# Barycentric Coordinate Time

- Barycentric Coordinate Time
**Barycentric Coordinate Time** (TCB) is a coordinate time standard intended to be used as the independent variable of time for all calculations pertaining to orbits of planets, asteroids, comets, and interplanetary spacecraft in the Solar system. It is equivalent to the proper time experienced by a clock at rest in a coordinate frame co-moving with the barycenter of the Solar system: that is, a clock that performs exactly the same movements as the Solar system but is outside the system's gravity well. It is therefore not influenced by the gravitational time dilation caused by the Sun and the rest of the system.

TCB was defined in 1991 by the International Astronomical Union, in [*http://www.iers.org/MainDisp.csl?pid=98-133 Recommendation III of the XXIst General Assembly*] . It was intended as one of the replacements for the ill-defined Barycentric Dynamical Time (TDB). Unlike former astronomical time scales, TCB is defined in the context of the general theory of relativity. The relationships between TCB and other relativistic time scales are defined with fully general relativistic metrics.

Because the reference frame for TCB is not influenced by the gravitational potential caused by the Solar system, TCB ticks faster than clocks on the surface of the Earth by about 1.6 × 10^{−8} (about 490 milliseconds per year). Consequently, the values of physical constants to be used with calculations using TCB differ from the traditional values of physical constants. (The traditional values were in a sense wrong, incorporating corrections for the difference in time scales.) Adapting the large body of existing software to change from TDB to TCB is a formidable task, and as of 2002 many calculations continue to use TDB in some form.

Time coordinates on the TCB scale are conventionally specified using traditional means of specifying days, carried over from non-uniform time standards based on the rotation of the Earth. Specifically, both Julian Dates and the Gregorian calendar are used. For continuity with its predecessor Ephemeris Time, TCB was set to match ET at around Julian Date 2443144.5 (1977-01-01T00Z). More precisely, it was defined that TCB instant 1977-01-01T00:00:32.184 exactly corresponds to the TAI instant 1977-01-01T00:00:00.000 exactly, at the geocenter. This is also the instant at which TAI introduced corrections for gravitational time dilation.

*Wikimedia Foundation.
2010.*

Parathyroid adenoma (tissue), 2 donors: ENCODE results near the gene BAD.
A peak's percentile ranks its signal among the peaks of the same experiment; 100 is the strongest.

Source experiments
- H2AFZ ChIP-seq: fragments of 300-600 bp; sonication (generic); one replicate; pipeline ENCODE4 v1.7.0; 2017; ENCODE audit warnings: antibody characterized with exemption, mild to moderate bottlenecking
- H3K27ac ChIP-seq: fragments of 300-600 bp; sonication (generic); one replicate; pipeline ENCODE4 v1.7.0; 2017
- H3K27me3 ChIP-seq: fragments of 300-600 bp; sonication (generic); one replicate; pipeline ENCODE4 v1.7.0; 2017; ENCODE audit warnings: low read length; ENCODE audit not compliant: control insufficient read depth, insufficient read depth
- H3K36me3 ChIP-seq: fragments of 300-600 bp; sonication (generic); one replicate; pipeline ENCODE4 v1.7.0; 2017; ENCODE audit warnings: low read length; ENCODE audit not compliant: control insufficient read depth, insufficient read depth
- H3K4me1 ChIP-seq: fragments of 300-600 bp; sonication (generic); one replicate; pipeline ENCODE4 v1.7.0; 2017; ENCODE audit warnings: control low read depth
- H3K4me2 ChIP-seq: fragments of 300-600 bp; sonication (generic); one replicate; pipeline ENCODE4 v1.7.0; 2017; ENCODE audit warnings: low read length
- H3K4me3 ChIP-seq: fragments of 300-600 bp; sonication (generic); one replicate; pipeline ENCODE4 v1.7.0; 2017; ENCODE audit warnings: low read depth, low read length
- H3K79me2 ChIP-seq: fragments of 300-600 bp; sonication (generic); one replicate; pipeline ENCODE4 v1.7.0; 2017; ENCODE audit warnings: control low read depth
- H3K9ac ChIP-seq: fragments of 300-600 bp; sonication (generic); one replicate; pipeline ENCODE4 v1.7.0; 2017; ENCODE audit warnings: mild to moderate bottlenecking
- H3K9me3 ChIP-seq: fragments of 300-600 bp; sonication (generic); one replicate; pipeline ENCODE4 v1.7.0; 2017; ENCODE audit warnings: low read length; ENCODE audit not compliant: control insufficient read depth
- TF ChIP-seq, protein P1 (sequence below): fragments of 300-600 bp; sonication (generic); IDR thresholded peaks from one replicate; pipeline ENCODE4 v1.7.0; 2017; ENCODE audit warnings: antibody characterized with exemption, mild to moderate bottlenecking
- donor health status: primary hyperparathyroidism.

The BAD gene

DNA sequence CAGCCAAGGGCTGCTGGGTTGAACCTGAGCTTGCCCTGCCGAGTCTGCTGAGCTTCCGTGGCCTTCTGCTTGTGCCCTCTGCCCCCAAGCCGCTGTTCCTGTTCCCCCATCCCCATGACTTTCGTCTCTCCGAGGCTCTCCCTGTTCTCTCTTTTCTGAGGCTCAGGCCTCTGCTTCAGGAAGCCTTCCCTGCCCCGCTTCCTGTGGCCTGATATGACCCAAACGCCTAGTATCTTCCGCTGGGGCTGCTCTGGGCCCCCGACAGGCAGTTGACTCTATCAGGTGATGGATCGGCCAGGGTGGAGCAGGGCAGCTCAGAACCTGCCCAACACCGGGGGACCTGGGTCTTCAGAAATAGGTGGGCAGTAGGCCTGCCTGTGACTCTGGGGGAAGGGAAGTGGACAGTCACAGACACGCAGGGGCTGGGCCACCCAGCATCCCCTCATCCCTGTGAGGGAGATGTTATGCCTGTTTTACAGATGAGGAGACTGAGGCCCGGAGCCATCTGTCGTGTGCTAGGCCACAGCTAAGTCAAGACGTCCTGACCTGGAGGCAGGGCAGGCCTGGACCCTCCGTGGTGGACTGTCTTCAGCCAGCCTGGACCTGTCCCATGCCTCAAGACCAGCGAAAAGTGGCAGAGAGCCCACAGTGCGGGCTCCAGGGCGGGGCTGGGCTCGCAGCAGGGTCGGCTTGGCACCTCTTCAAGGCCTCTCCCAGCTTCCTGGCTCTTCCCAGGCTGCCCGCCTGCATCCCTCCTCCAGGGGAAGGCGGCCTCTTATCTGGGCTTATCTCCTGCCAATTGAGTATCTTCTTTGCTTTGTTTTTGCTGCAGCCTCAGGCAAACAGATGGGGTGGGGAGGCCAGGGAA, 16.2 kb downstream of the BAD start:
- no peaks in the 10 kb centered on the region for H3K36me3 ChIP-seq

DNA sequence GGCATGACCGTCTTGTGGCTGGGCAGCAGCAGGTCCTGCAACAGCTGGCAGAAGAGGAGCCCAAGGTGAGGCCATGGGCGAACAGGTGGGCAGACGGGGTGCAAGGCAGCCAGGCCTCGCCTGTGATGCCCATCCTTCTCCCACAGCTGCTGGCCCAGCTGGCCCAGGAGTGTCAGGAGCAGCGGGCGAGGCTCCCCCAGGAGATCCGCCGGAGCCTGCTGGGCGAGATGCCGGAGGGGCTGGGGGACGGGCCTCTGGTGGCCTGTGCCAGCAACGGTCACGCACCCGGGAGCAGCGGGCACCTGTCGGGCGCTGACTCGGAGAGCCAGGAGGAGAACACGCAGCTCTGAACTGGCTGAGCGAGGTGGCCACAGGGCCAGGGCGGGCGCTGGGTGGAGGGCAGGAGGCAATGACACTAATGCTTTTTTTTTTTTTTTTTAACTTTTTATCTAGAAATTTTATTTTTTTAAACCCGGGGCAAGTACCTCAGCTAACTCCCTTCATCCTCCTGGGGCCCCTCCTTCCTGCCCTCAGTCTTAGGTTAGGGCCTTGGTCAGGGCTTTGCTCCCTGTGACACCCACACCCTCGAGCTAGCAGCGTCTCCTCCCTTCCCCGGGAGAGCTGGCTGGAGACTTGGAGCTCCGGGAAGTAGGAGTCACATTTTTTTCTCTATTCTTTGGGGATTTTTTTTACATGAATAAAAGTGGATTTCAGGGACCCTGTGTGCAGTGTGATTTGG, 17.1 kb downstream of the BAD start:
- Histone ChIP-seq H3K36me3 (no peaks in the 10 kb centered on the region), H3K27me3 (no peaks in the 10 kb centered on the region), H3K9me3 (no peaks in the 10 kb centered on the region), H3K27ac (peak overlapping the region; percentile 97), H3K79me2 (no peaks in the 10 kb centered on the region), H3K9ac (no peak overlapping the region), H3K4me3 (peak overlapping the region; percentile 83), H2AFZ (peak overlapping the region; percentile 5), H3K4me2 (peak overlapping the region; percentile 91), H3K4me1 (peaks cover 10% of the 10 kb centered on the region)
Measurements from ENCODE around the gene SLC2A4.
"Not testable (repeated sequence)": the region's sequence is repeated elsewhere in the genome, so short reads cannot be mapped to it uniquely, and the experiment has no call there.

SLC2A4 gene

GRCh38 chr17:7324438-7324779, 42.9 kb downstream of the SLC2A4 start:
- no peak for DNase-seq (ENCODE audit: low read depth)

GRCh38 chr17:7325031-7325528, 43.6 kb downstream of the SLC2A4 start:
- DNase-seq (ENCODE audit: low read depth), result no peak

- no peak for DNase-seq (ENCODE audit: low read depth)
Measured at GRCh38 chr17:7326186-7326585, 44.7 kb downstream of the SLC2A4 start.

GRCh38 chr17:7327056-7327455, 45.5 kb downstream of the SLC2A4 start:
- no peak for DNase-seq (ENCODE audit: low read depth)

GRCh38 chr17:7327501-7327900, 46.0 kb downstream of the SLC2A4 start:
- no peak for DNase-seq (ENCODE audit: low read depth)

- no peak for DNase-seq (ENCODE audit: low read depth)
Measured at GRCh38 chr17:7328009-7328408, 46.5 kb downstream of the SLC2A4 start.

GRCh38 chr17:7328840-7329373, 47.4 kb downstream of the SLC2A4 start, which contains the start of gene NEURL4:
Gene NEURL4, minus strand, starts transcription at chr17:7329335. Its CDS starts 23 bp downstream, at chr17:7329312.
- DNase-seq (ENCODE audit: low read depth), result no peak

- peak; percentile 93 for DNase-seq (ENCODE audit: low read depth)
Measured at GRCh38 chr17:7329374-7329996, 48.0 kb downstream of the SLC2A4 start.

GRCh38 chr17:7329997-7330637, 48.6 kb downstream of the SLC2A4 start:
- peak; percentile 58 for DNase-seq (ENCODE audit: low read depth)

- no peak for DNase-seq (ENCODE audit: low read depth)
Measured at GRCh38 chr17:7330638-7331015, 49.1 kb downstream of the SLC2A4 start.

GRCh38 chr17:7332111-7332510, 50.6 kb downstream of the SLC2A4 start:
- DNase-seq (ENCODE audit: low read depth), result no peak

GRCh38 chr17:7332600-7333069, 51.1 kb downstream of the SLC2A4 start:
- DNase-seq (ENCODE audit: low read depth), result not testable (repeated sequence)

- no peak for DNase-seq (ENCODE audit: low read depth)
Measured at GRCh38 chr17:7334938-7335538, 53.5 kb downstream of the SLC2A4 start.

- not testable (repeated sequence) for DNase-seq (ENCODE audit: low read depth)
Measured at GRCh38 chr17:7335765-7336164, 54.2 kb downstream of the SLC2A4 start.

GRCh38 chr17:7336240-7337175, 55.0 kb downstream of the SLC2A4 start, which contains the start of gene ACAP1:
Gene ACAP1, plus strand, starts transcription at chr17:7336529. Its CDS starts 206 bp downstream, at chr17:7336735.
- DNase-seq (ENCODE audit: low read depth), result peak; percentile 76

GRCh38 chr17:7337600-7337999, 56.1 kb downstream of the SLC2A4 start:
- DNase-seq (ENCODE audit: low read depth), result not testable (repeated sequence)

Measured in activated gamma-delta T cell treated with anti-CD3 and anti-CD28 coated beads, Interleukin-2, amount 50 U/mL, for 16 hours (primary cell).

### Look at other dictionaries:

**Barycentric Dynamical Time** — (TDB) was a time standard used to take account of time dilation when calculating orbits of planets, asteroids, comets and interplanetary spacecraft in the Solar system. It was based on a Dynamical time scale but was not well defined and not… … Wikipedia

**Coordinate time** — In the theory of relativity, it is convenient to express results in terms of a spacetime coordinate system relative to an implied observer. In many (but not all) coordinate systems, an event is specified by one time coordinate and three spatial… … Wikipedia

**Geocentric Coordinate Time** — (TCG) is a coordinate time standard intended to be used as the independent variable of time for all calculations pertaining to precession, nutation, the Moon, and artificial satellites of the Earth. It is equivalent to the proper time experienced … Wikipedia

**Barycentric** — can refer to:In astronomy, * Barycentric coordinates (astronomy) are coordinates defined by the common center of mass of two or more bodies * Barycentric Dynamical Time was a time standard in the Solar system * Barycentric Coordinate Time is a… … Wikipedia

**Time from NPL** — Map showing the location of the Anthorn VLF transmitter within Cumbria … Wikipedia

**Time dilation** — This article is about a concept in physics. For the concept in sociology, see time displacement. In the theory of relativity, time dilation is an observed difference of elapsed time between two events as measured by observers either moving… … Wikipedia

**Time standard** — A time standard is any officially recognized specification for measuring time: either the rate at which time passes; or points in time; or both. For example, the standard for civil time specifies both time intervals and time of day. A time scale… … Wikipedia

**Time** — This article is about the measurement. For the magazine, see Time (magazine). For other uses, see Time (disambiguation). The flow of sand in an hourglass can be used to keep track of elapsed time. It also concretely represents the present as… … Wikipedia

**Barycentric coordinates (astronomy)** — In astronomy, barycentric coordinates are non rotating coordinates with origin at the center of mass of two or more bodies.Within classical mechanics, this definition simplifies calculations and introduces no known problems. In the General Theory … Wikipedia

**Time zone** — Timezone and TimeZone redirect here. For other uses, see Time zone (disambiguation). Local time redirects here. For the mathematical concept, see Local time (mathematics). This article is about time zones in general. For a list of time zones by… … Wikipedia